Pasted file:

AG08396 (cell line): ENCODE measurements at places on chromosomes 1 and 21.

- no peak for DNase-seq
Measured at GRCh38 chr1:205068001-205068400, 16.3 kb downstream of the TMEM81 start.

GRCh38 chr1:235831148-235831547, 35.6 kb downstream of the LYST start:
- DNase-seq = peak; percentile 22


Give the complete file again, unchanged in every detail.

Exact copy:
AG08396 (cell line): ENCODE measurements at places on chromosomes 1 and 21.

- no peak for DNase-seq
Measured at GRCh38 chr1:205068001-205068400, 16.3 kb downstream of the TMEM81 start.

GRCh38 chr1:235831148-235831547, 35.6 kb downstream of the LYST start:
- DNase-seq = peak; percentile 22